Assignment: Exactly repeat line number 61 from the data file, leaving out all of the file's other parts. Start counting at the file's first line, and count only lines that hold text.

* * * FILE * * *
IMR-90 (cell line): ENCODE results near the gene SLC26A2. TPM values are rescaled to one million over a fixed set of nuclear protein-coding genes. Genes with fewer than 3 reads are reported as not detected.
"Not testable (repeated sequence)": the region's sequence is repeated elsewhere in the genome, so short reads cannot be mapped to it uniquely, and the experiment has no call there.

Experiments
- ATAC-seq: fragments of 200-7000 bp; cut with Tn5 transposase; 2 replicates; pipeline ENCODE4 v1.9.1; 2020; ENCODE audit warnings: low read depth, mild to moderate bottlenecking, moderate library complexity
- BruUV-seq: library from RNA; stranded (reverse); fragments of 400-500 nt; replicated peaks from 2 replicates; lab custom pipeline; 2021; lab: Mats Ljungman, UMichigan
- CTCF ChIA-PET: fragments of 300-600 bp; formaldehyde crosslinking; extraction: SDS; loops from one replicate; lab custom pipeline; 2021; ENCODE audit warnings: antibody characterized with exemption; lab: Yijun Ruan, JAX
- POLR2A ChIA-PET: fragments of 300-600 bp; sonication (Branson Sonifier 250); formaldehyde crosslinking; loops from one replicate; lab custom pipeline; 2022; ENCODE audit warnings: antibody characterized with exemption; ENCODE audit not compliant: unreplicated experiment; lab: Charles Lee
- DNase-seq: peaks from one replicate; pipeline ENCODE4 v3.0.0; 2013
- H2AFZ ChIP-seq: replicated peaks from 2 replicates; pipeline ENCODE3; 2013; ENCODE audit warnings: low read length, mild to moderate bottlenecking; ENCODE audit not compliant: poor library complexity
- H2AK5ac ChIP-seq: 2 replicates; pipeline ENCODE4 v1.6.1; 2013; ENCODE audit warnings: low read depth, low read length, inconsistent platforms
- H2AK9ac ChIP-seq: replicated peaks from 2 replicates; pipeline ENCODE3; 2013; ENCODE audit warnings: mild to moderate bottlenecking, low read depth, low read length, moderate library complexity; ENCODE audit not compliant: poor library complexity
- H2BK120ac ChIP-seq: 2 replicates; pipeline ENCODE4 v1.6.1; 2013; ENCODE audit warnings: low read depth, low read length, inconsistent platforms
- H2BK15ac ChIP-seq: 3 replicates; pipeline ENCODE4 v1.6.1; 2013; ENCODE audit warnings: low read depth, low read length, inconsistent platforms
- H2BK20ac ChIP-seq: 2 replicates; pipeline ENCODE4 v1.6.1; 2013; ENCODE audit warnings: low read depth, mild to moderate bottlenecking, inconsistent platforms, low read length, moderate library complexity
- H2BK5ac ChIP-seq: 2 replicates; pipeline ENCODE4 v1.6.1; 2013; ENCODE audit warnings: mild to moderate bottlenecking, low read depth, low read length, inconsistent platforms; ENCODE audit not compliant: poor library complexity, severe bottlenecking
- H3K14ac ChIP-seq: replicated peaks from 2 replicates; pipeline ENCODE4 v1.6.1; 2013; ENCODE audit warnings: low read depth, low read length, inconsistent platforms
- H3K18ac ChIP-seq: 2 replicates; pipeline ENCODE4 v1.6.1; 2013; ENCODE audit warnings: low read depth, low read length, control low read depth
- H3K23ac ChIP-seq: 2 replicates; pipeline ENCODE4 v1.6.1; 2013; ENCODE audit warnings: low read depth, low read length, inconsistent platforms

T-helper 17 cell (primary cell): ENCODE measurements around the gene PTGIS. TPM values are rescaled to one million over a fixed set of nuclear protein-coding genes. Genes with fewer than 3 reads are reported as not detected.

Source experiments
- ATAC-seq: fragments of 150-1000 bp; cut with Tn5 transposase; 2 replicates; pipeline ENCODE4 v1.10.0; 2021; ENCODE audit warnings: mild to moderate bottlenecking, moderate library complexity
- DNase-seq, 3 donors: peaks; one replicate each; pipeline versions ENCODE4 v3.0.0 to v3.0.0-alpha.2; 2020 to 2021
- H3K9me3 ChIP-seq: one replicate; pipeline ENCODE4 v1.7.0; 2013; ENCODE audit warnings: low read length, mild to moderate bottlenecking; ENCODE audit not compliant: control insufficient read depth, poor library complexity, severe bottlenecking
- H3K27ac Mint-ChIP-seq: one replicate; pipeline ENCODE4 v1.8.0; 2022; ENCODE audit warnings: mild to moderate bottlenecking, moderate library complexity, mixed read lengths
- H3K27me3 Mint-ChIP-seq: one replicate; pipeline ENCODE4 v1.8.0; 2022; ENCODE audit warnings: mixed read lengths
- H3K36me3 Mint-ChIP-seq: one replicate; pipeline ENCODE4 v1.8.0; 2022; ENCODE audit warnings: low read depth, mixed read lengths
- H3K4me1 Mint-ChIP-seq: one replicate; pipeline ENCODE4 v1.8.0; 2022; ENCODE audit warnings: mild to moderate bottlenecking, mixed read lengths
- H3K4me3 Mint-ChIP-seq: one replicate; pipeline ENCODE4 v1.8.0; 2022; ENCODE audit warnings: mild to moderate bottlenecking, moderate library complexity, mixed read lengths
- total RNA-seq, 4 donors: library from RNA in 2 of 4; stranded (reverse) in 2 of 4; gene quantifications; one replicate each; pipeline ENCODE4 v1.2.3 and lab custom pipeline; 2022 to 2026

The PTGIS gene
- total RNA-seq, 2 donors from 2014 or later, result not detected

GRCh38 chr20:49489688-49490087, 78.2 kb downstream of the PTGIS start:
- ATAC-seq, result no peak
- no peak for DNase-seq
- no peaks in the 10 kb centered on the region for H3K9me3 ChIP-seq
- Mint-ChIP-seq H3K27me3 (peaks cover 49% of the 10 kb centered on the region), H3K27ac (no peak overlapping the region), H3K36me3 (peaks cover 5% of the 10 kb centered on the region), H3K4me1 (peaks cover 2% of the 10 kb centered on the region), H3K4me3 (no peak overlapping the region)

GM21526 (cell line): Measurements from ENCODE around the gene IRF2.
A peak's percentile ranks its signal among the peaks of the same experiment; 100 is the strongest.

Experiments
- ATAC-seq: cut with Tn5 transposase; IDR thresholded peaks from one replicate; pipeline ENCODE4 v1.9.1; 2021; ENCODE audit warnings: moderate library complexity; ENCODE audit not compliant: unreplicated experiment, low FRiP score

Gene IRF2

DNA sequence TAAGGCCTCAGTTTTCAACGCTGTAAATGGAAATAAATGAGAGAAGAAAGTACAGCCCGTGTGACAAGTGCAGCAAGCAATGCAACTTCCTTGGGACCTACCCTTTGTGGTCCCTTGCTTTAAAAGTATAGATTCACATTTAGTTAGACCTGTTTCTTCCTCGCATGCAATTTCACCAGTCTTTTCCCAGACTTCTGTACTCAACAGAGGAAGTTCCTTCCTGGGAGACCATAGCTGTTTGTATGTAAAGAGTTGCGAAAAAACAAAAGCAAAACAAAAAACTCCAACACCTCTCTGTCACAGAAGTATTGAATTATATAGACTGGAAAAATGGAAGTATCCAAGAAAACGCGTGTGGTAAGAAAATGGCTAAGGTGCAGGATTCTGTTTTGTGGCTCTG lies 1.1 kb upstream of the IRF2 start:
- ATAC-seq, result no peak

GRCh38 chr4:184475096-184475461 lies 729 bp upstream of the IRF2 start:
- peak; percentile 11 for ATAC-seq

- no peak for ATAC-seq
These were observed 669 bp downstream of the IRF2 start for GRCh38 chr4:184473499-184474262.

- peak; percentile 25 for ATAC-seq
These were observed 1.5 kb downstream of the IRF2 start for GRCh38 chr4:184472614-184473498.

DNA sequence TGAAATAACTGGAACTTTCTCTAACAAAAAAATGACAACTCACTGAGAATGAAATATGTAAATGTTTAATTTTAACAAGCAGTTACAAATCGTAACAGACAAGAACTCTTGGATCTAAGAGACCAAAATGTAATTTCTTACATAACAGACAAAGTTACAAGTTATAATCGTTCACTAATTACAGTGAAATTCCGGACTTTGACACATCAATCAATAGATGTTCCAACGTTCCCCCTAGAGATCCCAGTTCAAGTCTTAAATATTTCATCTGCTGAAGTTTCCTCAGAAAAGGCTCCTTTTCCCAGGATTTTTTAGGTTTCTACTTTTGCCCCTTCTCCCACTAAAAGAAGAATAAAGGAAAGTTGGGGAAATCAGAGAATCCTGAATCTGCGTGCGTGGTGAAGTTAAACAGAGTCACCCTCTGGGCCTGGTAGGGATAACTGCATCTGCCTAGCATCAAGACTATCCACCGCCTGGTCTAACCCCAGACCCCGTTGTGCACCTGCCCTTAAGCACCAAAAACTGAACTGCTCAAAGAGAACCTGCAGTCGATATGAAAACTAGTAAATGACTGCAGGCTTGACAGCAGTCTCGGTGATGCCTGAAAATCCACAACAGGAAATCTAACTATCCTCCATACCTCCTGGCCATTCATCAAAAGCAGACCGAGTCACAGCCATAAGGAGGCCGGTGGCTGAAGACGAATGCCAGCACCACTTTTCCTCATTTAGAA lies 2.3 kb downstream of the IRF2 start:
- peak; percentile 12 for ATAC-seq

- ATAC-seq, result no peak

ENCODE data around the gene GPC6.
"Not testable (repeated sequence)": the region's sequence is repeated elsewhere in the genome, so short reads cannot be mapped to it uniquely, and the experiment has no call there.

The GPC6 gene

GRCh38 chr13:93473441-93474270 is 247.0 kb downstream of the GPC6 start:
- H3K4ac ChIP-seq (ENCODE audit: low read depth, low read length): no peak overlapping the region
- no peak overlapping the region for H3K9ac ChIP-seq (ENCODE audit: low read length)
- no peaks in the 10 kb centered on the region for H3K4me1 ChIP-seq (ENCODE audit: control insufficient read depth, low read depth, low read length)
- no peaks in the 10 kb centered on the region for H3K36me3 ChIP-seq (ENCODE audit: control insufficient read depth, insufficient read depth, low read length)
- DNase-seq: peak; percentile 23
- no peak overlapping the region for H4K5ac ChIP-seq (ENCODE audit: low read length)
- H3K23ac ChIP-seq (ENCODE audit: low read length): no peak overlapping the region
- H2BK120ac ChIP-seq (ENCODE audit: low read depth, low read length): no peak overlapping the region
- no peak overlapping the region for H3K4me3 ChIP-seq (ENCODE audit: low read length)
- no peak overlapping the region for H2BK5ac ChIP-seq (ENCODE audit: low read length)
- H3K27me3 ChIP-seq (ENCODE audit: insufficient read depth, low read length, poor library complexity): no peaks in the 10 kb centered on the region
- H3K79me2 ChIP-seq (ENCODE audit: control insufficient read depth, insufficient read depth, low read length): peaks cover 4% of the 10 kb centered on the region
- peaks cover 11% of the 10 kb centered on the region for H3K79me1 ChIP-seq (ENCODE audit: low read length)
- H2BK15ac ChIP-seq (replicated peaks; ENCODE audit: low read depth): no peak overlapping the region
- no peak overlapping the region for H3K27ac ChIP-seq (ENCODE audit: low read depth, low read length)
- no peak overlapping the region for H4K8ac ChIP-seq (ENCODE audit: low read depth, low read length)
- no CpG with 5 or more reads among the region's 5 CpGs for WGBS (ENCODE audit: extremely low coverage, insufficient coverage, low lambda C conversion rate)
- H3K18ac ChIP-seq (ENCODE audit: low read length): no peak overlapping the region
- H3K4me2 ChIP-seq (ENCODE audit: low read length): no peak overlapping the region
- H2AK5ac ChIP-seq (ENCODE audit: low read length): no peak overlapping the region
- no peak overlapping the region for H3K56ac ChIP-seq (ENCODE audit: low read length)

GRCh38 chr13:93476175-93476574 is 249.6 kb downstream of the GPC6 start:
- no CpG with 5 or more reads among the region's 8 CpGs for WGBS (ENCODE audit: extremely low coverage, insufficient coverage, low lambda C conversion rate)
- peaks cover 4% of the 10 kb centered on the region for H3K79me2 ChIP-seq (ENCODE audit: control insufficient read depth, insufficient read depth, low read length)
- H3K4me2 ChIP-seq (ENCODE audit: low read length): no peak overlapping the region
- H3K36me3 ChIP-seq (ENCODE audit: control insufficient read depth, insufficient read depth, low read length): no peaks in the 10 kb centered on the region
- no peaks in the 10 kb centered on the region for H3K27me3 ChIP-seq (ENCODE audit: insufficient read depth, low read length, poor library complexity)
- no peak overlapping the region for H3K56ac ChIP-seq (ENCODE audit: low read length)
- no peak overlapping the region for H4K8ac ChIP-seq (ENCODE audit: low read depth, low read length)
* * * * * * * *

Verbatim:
- DNase-seq: peak; percentile 23